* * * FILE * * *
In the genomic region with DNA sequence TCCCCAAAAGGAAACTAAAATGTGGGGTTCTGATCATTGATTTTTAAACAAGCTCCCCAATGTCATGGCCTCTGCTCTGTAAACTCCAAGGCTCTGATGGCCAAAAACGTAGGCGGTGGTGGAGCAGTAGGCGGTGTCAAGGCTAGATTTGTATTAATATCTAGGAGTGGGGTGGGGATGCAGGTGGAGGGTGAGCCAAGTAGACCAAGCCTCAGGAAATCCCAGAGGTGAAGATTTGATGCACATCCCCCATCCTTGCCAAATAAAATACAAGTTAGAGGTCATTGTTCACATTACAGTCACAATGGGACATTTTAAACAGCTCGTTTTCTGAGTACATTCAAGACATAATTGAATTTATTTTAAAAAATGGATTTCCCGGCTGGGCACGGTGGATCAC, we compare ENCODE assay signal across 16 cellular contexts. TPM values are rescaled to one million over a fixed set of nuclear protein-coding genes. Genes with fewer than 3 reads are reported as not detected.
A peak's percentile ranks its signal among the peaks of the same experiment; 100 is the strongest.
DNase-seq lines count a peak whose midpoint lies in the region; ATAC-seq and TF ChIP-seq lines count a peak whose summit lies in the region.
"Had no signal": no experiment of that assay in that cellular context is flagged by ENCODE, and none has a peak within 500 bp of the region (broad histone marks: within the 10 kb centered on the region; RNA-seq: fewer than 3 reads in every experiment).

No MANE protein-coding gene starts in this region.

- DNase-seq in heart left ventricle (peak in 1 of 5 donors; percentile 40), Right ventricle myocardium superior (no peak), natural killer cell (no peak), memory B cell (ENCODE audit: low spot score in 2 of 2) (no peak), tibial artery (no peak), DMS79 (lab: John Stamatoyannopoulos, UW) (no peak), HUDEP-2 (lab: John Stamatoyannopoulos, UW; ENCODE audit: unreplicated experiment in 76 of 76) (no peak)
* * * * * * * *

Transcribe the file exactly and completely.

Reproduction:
In the genomic region with DNA sequence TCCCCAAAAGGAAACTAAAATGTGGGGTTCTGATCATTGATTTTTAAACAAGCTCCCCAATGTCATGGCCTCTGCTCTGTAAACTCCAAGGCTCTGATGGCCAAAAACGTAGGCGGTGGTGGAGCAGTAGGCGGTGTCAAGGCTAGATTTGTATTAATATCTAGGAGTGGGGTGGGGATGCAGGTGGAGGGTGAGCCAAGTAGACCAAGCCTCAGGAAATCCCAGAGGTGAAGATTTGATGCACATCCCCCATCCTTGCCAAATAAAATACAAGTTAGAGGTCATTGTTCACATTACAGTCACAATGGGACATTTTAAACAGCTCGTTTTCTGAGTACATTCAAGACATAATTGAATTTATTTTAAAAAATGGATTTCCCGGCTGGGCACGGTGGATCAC, we compare ENCODE assay signal across 16 cellular contexts. TPM values are rescaled to one million over a fixed set of nuclear protein-coding genes. Genes with fewer than 3 reads are reported as not detected.
A peak's percentile ranks its signal among the peaks of the same experiment; 100 is the strongest.
DNase-seq lines count a peak whose midpoint lies in the region; ATAC-seq and TF ChIP-seq lines count a peak whose summit lies in the region.
"Had no signal": no experiment of that assay in that cellular context is flagged by ENCODE, and none has a peak within 500 bp of the region (broad histone marks: within the 10 kb centered on the region; RNA-seq: fewer than 3 reads in every experiment).

No MANE protein-coding gene starts in this region.

- DNase-seq in heart left ventricle (peak in 1 of 5 donors; percentile 40), Right ventricle myocardium superior (no peak), natural killer cell (no peak), memory B cell (ENCODE audit: low spot score in 2 of 2) (no peak), tibial artery (no peak), DMS79 (lab: John Stamatoyannopoulos, UW) (no peak), HUDEP-2 (lab: John Stamatoyannopoulos, UW; ENCODE audit: unreplicated experiment in 76 of 76) (no peak)